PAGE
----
One thing I love about shooting 360 video is that the amount of gear is minimal compared to a traditional video shoot.  Everything fit into the Polaris ATV with plenty of room to spare and the shoot itself was incredibly fun, driving through herds of cows up and down the side of a mountain.

Me nearing the end of a very long 13 hour day of shooting (8 hours for the traditional video component and 5 hours for the 360 video).

Me nearing the end of a very long 13 hour day of shooting (8 hours for the traditional video component and 5 hours for the 360 video).

Location audio: I used my one of my Sennheiser AVX MKE2 wireless lav mics for getting Billy’s on-camera audio, and my Zoom H2n for getting wild “room tone.”  The AVX system is rated to 50 meters but that’s with line-of-site and I was hiding behind rocks and trees. In practice I was only getting about 20 meters if I was hiding behind stuff and even at that I was hearing occasional dropouts (one of them even made it into the final release in the scene where he’s speaking to us while on his horse Titan).  This was disappointing and I’m going to test the Sennheiser against my Sony wireless mic because I have a suspicion that the Sony will have better range. This whole issue of having to hide while shooting is so new and strange to me… it’s definitely one of the bigger challenges, especially when shooting outdoors in big open spaces without many obvious hiding spots.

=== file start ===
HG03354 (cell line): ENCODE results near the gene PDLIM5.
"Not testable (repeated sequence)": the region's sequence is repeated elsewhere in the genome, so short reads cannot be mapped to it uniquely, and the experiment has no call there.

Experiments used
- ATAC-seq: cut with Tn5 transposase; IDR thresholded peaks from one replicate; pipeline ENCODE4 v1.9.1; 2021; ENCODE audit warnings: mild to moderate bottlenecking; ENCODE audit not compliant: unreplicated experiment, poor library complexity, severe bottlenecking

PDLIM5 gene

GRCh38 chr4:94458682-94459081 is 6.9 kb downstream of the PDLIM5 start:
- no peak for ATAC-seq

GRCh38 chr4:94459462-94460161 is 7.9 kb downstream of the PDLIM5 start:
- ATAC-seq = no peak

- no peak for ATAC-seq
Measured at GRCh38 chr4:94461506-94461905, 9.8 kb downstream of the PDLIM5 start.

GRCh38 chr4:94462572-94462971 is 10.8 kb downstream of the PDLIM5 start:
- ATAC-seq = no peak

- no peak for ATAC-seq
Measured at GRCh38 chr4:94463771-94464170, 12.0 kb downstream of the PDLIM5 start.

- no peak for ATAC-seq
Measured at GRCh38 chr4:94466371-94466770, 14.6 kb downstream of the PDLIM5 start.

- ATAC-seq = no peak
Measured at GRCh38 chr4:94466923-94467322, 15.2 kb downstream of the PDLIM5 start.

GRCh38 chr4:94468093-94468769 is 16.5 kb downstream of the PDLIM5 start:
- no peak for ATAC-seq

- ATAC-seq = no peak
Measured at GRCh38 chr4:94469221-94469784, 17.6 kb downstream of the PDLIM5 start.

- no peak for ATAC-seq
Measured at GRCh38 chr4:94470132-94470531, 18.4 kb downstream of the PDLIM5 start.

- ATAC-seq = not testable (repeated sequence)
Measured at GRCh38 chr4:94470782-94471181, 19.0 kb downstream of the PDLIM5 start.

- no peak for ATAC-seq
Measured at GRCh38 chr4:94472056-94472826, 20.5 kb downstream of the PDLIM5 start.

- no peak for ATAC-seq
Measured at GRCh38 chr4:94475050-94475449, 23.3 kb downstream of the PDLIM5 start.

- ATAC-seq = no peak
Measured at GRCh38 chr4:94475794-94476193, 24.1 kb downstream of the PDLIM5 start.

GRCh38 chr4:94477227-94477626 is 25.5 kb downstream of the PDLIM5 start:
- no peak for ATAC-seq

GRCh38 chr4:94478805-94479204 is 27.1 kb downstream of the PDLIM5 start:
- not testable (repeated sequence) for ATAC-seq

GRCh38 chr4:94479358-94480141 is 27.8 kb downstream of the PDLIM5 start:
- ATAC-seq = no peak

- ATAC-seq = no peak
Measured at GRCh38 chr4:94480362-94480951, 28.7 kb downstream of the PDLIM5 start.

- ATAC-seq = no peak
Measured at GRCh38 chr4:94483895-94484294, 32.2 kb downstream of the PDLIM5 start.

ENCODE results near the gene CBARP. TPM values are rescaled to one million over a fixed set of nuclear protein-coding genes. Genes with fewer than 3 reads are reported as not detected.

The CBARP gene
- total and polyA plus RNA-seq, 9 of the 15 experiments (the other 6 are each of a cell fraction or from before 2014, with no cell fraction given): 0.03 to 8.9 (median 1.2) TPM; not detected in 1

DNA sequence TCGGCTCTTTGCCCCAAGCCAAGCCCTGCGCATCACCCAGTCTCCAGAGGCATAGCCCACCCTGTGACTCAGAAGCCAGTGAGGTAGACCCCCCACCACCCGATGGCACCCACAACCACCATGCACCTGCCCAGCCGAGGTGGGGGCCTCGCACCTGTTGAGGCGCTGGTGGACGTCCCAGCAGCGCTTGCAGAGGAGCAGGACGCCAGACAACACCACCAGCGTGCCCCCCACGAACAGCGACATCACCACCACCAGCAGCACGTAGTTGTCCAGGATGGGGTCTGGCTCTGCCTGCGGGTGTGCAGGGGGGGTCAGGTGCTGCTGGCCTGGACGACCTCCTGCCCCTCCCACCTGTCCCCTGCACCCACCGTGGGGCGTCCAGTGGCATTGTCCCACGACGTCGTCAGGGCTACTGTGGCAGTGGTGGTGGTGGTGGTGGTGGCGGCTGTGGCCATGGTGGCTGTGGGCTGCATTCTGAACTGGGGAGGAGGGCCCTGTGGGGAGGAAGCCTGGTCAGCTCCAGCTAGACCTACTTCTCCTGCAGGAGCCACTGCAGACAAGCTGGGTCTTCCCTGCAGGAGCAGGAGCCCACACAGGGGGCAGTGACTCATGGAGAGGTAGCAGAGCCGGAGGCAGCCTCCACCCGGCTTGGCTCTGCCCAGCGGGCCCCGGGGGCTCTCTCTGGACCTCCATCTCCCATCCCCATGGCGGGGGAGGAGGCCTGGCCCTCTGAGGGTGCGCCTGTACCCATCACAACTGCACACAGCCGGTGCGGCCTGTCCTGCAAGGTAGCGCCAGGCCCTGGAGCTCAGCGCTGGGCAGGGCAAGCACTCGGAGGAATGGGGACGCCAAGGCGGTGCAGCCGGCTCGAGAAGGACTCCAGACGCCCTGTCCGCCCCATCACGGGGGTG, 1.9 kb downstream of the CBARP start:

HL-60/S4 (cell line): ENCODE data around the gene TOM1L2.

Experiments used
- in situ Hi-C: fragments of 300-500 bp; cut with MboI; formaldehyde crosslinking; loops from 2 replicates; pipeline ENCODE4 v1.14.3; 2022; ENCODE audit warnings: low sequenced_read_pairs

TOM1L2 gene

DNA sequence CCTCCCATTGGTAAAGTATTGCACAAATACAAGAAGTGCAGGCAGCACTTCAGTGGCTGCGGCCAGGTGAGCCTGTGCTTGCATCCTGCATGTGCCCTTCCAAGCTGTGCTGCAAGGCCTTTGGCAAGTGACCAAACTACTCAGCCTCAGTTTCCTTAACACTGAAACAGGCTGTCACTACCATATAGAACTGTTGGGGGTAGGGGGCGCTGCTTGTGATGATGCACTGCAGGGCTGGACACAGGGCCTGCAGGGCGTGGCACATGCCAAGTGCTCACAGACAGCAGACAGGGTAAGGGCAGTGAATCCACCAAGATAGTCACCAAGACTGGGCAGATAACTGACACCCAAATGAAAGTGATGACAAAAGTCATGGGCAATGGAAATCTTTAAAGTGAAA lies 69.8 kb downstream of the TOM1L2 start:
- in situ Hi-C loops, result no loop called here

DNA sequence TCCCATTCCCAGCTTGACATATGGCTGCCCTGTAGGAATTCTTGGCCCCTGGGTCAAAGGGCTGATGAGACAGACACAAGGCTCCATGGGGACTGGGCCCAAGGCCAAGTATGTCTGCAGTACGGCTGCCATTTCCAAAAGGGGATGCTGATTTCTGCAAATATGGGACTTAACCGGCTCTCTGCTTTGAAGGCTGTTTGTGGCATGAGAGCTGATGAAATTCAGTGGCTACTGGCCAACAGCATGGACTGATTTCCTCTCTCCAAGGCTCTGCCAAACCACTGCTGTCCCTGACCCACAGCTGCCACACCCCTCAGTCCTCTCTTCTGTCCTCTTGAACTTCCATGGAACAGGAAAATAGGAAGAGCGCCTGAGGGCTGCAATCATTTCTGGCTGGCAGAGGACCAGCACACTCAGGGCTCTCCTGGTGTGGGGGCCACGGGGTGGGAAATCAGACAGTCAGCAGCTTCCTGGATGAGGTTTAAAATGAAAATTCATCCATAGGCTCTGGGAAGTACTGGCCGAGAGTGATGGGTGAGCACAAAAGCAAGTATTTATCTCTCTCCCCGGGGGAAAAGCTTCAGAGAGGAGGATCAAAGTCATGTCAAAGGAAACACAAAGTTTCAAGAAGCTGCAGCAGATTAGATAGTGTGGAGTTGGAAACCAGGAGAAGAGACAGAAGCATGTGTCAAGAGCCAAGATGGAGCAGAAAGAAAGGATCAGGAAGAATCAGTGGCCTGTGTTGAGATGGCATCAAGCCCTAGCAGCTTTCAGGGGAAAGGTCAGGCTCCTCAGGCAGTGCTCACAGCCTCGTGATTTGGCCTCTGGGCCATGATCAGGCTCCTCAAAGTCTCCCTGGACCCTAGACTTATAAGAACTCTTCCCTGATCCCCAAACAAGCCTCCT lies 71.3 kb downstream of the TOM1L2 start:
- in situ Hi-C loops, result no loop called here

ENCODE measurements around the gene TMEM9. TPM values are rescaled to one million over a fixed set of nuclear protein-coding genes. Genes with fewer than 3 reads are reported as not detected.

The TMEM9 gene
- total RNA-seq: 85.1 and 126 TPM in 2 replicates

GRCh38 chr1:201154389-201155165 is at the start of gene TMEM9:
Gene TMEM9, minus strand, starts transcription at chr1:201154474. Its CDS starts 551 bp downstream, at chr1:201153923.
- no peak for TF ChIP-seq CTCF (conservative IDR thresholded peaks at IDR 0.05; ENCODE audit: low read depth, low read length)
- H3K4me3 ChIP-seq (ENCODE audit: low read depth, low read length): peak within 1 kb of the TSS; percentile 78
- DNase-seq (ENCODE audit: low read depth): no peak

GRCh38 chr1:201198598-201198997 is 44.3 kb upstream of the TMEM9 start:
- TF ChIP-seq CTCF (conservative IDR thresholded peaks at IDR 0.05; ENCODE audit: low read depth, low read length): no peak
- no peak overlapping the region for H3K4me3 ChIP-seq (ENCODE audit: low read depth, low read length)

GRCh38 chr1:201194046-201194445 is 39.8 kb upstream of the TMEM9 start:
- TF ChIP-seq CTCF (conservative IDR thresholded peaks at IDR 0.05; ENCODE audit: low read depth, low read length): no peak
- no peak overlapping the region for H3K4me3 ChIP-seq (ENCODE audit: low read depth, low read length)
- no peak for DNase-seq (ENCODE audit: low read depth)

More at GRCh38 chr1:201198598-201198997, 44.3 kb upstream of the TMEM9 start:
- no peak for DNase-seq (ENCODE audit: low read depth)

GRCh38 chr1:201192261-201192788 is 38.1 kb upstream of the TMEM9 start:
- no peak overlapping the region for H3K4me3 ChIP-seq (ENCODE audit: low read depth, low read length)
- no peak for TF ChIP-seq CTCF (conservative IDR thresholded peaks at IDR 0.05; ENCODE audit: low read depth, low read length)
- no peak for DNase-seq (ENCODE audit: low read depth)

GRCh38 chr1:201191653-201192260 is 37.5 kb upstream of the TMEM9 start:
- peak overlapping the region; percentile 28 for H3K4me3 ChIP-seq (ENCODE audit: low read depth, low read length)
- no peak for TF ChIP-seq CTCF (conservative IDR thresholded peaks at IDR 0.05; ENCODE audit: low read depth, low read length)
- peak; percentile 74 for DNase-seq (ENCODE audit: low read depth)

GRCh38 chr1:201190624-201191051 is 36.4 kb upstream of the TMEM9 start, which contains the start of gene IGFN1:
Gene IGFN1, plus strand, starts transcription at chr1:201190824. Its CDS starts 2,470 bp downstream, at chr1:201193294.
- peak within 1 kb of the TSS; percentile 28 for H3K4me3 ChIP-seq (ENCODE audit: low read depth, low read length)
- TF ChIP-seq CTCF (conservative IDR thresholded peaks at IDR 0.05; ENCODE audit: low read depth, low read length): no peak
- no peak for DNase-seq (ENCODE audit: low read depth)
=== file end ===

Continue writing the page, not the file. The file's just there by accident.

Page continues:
I use the Zoom H2n for room tone only after capturing video and talent lav audio.  Once the shot is completed I quiet down the set and record a few minutes of spatial tone to provide 360° ambience to the audio track.